How Whooping Cough Kills Newborn and How to Prevent It

Have you heard of whooping cough? Learn more about it and Riley’s story here, how you can prevent it, and protect your baby from it.

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Riley Hughes died in March 2015 due to a whooping cough when he was only a month old. This led his parents, Catherine and Greg Hughes, to promote the need for pregnant mothers to get the whooping cough vaccination, something that they believe would have saved their child.

The Hughes pursued their advocacy for the vaccination, hoping that they will drive awareness about the potential tragic effect of the disease. Mrs. Hughes even posted the video of her son’s last moments on a Facebook page dedicated to Riley, called Light for Riley, writing “These are the final videos of our beautiful son Riley who passed away from whooping cough on the 17th of March, 2015.”

The video may be distressing to those who watch it, as it shows Riley’s cough before he was admitted to the hospital, how it worsened, and how it eventually ended his life. The Hughes made the video public in the hopes that it will teach other parents to be more attuned in spotting the symptoms of the dangerous disease, which include sneezing, breathing difficulties, and coughing.

When interviewed by the Australian news site, ABC, Mrs. Hughes said that their suffering and that of their baby is something that no other parent or baby should go through, hence their advocacy about the whooping cough vaccination.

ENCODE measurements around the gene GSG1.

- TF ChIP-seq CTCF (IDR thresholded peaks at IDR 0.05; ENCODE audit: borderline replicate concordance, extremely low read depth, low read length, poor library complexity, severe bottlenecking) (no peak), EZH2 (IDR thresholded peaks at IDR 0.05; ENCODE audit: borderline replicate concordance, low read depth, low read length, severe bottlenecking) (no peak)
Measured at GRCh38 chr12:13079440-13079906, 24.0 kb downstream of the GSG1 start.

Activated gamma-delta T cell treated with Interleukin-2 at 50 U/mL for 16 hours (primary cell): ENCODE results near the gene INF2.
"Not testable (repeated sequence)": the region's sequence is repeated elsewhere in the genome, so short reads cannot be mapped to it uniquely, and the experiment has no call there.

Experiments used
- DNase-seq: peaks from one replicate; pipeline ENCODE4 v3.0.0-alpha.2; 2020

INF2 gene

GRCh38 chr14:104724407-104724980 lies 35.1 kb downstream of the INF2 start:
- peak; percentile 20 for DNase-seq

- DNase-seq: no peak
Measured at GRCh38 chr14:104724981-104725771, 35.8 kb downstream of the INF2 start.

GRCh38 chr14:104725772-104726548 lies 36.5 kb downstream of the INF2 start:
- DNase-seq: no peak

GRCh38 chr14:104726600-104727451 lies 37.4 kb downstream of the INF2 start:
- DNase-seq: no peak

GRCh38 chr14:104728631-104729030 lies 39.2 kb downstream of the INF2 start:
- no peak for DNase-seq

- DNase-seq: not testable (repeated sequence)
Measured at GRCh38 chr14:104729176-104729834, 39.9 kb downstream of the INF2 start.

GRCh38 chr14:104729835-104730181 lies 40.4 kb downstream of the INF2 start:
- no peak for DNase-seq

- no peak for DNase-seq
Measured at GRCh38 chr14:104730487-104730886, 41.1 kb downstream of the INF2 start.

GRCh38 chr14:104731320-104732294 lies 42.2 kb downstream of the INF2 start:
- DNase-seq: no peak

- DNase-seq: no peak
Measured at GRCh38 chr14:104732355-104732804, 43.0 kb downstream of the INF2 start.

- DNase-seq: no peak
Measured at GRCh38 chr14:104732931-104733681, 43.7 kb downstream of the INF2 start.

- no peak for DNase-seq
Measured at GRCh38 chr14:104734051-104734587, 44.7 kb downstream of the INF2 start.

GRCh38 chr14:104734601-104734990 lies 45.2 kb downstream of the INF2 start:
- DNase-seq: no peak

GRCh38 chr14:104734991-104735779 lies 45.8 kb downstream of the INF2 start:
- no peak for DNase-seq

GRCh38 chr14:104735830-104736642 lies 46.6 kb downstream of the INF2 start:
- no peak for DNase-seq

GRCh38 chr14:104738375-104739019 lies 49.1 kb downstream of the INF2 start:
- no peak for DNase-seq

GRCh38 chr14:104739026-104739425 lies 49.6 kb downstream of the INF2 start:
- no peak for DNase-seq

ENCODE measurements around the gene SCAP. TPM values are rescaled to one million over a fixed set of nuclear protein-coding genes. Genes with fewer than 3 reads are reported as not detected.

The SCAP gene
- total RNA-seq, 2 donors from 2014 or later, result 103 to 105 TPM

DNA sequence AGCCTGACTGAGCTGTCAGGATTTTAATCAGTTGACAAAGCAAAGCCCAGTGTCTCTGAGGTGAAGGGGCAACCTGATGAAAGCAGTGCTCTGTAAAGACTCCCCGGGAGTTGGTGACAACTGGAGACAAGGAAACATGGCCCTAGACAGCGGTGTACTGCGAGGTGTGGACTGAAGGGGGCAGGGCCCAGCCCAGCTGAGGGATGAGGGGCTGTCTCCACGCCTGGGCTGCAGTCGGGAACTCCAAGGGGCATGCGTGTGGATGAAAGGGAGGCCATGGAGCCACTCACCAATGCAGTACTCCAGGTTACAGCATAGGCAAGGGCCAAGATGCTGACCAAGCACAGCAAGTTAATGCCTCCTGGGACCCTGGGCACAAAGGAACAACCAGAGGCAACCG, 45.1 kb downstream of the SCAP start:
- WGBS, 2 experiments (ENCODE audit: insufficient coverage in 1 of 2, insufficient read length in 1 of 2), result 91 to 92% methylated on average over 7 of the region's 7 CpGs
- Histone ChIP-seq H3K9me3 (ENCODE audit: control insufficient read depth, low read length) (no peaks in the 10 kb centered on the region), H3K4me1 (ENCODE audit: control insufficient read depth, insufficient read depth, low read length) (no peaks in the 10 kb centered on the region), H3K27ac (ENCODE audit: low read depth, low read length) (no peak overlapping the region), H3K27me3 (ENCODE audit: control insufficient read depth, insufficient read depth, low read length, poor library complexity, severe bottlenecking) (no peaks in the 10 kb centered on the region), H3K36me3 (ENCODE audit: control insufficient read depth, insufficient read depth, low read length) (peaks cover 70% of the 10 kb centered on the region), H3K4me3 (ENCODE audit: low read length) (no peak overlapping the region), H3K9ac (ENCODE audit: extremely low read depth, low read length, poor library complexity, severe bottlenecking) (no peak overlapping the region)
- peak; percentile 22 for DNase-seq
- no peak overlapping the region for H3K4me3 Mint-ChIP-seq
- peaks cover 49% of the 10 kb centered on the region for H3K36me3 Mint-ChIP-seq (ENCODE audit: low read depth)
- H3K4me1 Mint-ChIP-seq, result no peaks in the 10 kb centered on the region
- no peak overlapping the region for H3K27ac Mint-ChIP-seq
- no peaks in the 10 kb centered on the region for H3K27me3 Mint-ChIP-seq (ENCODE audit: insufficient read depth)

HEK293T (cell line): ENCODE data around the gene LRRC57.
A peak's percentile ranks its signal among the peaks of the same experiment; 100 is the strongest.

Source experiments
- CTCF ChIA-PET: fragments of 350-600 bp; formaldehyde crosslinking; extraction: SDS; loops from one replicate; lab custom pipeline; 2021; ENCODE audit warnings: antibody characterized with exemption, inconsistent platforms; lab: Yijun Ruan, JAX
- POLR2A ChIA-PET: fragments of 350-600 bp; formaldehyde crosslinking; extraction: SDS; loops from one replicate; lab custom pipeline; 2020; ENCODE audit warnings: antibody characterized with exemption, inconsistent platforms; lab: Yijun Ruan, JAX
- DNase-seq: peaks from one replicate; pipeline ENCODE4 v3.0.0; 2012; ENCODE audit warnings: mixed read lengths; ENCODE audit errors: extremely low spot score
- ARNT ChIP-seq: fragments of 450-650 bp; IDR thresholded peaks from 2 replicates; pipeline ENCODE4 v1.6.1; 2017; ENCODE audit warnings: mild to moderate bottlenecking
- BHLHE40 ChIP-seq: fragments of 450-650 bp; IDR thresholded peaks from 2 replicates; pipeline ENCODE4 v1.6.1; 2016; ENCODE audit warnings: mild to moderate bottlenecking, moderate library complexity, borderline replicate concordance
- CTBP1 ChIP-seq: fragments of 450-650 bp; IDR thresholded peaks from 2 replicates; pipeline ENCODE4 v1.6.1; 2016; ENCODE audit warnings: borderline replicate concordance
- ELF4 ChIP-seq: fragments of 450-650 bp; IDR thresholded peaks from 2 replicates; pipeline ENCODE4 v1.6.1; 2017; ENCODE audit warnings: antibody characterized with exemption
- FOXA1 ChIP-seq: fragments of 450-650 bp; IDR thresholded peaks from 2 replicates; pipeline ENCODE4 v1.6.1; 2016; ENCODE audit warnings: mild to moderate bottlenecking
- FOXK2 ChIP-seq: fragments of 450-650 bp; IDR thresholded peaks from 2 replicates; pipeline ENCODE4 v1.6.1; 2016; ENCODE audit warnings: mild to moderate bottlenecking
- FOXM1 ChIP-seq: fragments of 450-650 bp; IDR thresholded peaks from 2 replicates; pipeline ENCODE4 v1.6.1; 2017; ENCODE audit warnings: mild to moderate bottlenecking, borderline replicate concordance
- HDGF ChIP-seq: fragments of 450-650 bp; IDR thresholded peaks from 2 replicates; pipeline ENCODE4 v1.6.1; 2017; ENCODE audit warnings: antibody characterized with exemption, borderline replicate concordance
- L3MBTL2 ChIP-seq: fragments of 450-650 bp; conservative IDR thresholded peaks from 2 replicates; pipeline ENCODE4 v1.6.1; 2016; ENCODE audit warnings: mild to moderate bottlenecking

Babies cannot be given the vaccination in the first few weeks of their young life, but medical studies show that women in their last trimester can get it to protect their infants. Mrs. Hughes said that as she has learned, the antibodies from the vaccination can be transmitted to the baby through the placenta, giving them enough protection against the condition.

According to studies, there is an 80 to 90 percent reduction in the risk of babies contracting whooping cough if their moms received the booster shot during pregnancy.

People who visit or are frequently around young babies should get whooping cough boosters, which should be done every 10 years. They have to wait for about two weeks for the vaccine to take effect.

However, Mrs. Hughes has learned that there is a shortage of the vaccine, so many people could not get them. She also advised adults to avoid going near babies when they are sick since the young bodies might not be able to handle the illness as much as the adults can.

The Hughes are happy to report that many women have reached out to them, saying that they had their booster after hearing about Riley. Even the Western Australia Department of Health reported an increase in the number of expectant mom receiving the immunization in June 2015 after Riley’s death. The WA Government also started offering a free whooping cough vaccination program for expectant women in their third trimester.

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